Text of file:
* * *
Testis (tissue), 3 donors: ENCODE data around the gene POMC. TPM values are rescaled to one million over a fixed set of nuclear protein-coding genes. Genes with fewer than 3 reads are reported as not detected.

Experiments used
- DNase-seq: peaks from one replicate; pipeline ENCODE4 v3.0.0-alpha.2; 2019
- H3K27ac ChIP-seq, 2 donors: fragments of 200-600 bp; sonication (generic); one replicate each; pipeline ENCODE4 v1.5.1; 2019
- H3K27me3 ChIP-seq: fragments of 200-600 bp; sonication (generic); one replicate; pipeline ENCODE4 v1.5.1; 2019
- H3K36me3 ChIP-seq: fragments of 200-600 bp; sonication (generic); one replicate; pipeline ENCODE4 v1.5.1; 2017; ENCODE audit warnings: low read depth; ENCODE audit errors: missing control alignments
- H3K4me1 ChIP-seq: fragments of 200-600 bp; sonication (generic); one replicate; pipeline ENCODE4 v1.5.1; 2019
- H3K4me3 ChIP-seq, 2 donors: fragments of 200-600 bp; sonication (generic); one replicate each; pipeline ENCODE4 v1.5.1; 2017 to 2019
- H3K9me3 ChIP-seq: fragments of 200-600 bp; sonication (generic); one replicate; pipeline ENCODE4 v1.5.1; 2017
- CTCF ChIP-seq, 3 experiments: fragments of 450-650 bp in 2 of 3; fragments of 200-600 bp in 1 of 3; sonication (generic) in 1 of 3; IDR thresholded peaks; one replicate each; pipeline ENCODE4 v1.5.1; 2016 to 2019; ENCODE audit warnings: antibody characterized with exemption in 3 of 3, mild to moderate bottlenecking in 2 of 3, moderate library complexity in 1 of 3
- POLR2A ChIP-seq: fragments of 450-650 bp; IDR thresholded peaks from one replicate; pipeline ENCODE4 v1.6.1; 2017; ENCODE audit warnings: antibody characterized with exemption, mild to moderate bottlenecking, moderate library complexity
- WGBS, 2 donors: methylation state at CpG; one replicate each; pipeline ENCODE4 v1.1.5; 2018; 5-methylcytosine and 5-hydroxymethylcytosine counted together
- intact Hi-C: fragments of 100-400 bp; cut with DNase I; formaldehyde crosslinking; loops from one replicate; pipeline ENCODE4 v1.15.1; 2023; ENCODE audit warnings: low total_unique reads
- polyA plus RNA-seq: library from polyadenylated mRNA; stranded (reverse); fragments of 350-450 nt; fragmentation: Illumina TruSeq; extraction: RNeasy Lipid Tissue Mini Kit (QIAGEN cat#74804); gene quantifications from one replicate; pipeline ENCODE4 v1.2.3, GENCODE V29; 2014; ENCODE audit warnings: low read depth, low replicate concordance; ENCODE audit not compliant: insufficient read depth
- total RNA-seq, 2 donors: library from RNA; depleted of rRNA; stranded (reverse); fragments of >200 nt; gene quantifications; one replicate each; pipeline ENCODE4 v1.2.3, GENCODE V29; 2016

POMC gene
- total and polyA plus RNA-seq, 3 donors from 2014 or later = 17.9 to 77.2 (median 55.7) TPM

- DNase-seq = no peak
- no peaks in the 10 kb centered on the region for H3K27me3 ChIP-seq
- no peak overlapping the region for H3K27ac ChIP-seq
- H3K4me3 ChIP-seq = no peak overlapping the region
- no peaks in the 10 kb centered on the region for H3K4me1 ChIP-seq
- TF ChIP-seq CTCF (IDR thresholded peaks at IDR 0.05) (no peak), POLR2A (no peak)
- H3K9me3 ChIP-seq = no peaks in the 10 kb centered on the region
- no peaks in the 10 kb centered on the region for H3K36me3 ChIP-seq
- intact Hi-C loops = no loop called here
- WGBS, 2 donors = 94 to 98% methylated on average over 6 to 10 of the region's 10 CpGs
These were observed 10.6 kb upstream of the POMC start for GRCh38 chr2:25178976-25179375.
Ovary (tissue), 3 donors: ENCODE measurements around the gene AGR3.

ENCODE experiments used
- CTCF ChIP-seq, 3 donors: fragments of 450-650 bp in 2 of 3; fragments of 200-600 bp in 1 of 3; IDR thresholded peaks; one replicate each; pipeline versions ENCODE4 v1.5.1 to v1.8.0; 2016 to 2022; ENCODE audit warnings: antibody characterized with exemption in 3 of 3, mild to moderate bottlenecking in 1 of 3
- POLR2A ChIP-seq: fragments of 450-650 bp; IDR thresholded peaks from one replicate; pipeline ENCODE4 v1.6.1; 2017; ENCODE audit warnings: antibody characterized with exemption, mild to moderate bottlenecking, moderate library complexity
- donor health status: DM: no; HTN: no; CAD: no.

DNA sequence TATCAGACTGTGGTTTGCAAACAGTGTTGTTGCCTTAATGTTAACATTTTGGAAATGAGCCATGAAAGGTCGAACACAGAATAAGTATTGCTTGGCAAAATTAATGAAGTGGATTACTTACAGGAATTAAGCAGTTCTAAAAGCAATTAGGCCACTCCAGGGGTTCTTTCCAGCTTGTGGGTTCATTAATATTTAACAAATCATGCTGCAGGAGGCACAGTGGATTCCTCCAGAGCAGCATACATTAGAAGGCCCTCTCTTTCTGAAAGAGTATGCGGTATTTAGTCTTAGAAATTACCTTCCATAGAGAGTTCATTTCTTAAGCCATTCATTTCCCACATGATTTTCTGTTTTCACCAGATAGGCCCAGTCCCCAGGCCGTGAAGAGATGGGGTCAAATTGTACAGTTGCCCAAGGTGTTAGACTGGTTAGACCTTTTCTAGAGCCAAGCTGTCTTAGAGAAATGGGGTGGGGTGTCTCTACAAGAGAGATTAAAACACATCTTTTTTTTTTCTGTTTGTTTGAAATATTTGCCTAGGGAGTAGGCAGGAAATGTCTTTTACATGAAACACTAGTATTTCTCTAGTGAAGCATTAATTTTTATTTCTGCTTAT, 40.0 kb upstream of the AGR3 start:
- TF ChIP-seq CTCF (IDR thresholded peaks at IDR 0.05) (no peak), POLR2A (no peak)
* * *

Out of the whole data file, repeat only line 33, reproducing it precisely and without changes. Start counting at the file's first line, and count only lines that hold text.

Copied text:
- donor health status: DM: no; HTN: no; CAD: no.